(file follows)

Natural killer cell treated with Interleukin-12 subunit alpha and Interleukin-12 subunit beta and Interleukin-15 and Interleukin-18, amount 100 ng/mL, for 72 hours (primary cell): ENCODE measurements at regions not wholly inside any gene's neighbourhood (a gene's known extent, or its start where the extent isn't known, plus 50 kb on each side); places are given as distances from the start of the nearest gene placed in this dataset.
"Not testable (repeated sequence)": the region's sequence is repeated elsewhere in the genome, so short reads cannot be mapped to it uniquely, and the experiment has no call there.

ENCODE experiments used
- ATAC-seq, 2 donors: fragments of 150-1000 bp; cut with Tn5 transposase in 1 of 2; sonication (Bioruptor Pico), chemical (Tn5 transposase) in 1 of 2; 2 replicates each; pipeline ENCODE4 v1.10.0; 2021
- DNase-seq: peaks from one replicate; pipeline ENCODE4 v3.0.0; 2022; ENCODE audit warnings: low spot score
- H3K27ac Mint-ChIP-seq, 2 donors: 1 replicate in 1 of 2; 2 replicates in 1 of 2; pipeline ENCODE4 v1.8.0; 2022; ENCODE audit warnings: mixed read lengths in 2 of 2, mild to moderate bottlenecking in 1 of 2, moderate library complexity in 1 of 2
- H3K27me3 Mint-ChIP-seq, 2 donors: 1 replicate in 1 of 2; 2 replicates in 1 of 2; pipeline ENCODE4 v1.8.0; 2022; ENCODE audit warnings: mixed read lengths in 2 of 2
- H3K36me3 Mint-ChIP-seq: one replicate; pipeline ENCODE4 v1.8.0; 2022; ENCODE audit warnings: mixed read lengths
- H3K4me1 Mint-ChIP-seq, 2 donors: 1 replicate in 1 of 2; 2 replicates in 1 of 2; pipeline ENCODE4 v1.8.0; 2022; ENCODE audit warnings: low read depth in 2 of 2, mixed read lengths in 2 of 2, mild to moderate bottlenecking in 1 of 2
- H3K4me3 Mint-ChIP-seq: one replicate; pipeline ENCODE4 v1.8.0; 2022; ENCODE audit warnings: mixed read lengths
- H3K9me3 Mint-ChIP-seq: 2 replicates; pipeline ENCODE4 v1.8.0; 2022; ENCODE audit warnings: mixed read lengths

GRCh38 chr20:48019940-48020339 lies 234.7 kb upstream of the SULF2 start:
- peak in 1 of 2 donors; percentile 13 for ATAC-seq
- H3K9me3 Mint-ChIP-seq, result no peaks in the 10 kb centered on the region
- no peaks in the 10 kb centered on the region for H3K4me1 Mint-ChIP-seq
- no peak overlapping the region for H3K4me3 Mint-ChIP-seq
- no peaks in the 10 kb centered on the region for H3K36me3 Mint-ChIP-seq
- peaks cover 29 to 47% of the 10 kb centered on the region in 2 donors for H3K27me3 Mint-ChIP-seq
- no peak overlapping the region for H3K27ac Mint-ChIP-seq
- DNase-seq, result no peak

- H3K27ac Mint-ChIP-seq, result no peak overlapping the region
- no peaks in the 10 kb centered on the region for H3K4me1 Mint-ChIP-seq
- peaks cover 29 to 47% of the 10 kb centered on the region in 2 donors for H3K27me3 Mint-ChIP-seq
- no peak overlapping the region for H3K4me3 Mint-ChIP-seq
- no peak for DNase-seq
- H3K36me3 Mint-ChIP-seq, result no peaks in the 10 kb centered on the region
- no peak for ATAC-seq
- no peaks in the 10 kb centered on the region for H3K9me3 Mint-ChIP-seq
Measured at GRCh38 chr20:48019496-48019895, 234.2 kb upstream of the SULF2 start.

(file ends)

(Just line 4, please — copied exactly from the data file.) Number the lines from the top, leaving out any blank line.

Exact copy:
- ATAC-seq, 2 donors: fragments of 150-1000 bp; cut with Tn5 transposase in 1 of 2; sonication (Bioruptor Pico), chemical (Tn5 transposase) in 1 of 2; 2 replicates each; pipeline ENCODE4 v1.10.0; 2021